Organization Reading

Book It

June 25, 2017

Classroom Library Organization

How do you have your classroom library organized? This question is as personal as asking someone to tell you his or her favorite color! There are many methods to go about setting up a fun area of discovery and learning for your students, but let’s review methods for stepping up your library game.

Get it Together

You have got to have the right gear, yet you do not have to break the bank to accomplish this task. Hit yard sales or 50% off day at your local thrift stores to secure some great shelving. Even the most beat up shelf can look awesome with a new coat of paint (just refrain from painting in the heat of the day because the paint will bubble up- rookie mistake I once made!). Next you will want book bins that are durable, and that fit both your shelves and books. A coordinating color would be nice, too. Book bins can get expensive, but Dollar Tree, Wal-Mart, Old Time Pottery, Dollar General, and Target usually have some nice options around back to school time. Invest in a few extra matching bins in case you expand your library in the future or a bin needs to be replaced later. In my later classroom years, once I had really expanded my collection of books and had more funds to splurge on library gear I treated myself to a few Container Store bins and the mother of all IKEA shelves. You know the one! Be sure to secure all shelving to the walls of your classroom. Safety first!

Enlist Help

Summer is the perfect time reorganize a classroom library. I had my most successful library makeover when I called upon a trusted colleague to come to my classroom as a consultant. At first I did not like what she had to say. Mainly I did not want to take the work it would require in revamping everything. I finally broke down, took a leap of faith, and did what she suggested. It was completely worth it. The time I spent in the summer saved me so much time reorganizing the library daily during the school year because it was set up where my first graders could put everything back exactly how I had it. They could access the books easily and this inspired them to explore a wide range of genres. Whether you prefer in person or online sharing, gather some ideas from peers and get your library shaped up for the next school year.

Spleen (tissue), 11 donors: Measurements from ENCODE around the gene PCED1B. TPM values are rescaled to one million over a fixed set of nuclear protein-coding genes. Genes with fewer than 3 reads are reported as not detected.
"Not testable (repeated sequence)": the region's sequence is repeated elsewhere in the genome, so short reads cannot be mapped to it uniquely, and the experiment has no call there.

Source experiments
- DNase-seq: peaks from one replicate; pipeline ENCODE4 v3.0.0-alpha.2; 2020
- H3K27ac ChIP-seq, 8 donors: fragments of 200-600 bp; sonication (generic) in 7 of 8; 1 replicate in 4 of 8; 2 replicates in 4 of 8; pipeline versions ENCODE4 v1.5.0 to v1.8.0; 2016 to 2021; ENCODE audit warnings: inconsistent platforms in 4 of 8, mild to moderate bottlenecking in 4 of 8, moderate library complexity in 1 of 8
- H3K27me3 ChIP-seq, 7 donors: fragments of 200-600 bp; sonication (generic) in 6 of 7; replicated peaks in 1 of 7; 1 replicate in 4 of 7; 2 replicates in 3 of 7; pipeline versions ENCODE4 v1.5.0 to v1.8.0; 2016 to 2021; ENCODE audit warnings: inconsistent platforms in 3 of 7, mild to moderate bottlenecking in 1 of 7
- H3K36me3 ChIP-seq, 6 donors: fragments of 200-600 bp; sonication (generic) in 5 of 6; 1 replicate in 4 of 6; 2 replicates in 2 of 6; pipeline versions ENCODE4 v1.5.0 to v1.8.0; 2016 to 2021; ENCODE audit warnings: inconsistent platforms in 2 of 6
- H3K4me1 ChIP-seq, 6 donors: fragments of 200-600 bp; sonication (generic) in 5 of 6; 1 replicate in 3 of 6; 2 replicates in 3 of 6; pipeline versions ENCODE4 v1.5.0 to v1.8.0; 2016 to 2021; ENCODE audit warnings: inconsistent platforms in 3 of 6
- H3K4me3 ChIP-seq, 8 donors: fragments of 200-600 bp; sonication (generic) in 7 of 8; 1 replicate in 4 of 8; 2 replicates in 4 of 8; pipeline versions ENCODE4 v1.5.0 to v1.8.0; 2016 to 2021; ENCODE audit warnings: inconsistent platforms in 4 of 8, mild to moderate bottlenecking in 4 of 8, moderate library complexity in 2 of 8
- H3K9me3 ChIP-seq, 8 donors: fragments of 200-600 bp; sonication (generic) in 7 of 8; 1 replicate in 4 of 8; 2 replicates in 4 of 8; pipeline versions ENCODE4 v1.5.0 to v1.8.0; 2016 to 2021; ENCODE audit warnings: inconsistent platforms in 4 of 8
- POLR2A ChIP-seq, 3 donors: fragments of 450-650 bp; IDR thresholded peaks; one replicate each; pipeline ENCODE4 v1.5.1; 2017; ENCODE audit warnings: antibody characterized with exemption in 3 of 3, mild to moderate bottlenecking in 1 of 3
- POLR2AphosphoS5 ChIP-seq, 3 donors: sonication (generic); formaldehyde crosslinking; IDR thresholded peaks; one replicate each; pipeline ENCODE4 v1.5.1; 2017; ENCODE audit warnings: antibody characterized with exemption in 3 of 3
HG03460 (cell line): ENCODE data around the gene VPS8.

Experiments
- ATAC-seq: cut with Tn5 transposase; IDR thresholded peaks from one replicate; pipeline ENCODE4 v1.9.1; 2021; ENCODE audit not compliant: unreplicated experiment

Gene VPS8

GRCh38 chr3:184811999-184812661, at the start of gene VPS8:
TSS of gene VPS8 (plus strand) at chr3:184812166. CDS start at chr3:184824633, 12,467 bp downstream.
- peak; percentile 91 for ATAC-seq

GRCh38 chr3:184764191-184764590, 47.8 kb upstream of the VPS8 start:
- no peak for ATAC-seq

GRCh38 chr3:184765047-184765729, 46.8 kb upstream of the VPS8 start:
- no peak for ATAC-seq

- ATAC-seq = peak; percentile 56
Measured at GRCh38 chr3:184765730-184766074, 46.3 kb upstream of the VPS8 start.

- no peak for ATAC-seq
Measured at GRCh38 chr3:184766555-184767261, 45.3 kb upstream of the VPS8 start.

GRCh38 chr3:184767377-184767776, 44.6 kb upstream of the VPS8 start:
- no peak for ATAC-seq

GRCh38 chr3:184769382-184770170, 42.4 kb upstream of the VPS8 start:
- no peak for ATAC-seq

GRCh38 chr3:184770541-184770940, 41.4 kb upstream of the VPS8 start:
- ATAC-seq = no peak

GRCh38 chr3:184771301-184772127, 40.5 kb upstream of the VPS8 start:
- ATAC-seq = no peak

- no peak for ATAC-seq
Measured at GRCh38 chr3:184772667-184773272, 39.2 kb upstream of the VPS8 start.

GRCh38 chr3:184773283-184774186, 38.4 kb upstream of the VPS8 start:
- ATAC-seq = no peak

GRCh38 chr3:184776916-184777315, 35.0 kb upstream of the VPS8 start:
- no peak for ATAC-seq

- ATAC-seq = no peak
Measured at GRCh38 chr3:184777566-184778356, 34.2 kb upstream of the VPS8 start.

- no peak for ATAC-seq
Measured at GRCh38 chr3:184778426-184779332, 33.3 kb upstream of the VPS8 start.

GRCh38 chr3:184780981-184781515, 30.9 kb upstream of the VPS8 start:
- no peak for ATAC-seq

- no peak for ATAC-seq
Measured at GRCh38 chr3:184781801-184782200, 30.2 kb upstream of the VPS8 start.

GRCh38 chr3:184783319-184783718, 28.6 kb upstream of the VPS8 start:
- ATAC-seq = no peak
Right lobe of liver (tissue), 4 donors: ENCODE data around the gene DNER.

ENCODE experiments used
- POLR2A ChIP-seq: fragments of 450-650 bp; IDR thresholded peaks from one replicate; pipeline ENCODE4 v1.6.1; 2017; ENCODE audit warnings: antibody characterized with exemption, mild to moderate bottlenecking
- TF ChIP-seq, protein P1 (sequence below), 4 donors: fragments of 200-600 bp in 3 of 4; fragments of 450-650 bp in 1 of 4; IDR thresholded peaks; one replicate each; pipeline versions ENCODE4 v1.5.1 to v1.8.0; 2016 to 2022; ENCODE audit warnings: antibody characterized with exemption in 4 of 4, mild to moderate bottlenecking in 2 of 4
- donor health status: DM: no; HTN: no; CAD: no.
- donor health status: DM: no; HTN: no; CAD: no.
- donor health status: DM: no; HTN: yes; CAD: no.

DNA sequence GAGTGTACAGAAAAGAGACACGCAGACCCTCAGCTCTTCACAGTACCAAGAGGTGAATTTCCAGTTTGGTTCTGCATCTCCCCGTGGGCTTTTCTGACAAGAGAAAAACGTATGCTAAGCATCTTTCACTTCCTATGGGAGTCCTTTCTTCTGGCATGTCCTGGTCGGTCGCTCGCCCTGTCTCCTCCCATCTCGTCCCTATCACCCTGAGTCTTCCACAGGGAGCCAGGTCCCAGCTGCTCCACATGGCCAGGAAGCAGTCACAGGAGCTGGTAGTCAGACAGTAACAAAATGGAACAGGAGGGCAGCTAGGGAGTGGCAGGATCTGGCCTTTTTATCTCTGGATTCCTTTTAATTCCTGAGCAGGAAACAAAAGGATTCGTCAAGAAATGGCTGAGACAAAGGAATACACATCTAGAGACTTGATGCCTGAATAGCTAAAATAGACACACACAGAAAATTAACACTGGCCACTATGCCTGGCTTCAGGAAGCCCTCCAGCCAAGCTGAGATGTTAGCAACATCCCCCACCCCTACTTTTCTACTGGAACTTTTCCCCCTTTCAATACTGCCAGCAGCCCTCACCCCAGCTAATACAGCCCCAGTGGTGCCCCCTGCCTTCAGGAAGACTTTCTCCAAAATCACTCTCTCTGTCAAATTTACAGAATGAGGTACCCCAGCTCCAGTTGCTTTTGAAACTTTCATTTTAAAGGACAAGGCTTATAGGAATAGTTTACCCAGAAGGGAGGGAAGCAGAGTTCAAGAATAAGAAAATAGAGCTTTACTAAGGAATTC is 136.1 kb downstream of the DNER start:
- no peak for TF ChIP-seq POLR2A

Start with your teacher stash of books. These are literally top shelf books that I get out only for read alouds or special holidays, lessons, etc. Maybe some are fragile pop-up books or treasured keepsakes from your own childhood. I used to think having a teacher stash of books was a bit selfish considering I want to spread the love to literacy to all, not hoard books to myself. But you must be able to find your books needed for certain lessons quickly and it makes them more exciting to the students when featured books are displayed for a limited time only! Now we have the student books to discuss.


The number one rule is they must be easily accessible. Can students get them in and out of shelving easily without bending the covers or ripping pages? Can students find where to place the books when they are finished? Do students have a location to keep books they are not finished reading so they don’t get beat up in their desks?


How will you sort and categorize the books: by topic, by reading level, and/or by series? There are many options here and it is good to have a variety. Overall I encourage my students to select books that interest them. I do not mind if the books are not on their reading level. We read just right books during small group time. If students want to thumb through pages of a chapter book that is too difficult for them to read, I let them. If they want to look at a picture book but they are my top reader, I do not consider this a waste of time. I want students to learn the excitement of books in general, not dictate what they can and cannot choose to read or make them feel self-conscious about their reading levels.

One tip I got from a fellow teacher is to introduce books to your classroom library just a few at a time. This way the library is not as overwhelming when you are first going over the rules (you must always teach the procedures for using the classroom library) and students get SO excited about having new books to choose from in the bins. This helps to prevent boredom with the same books. Also, find your student(s) with the most Type-A personality (a.k.a. future teachers) and assign them the duty of classroom librarian. I had a team of students help clean up the library weekly. Your hard work in the summer will last all year. Enjoy!

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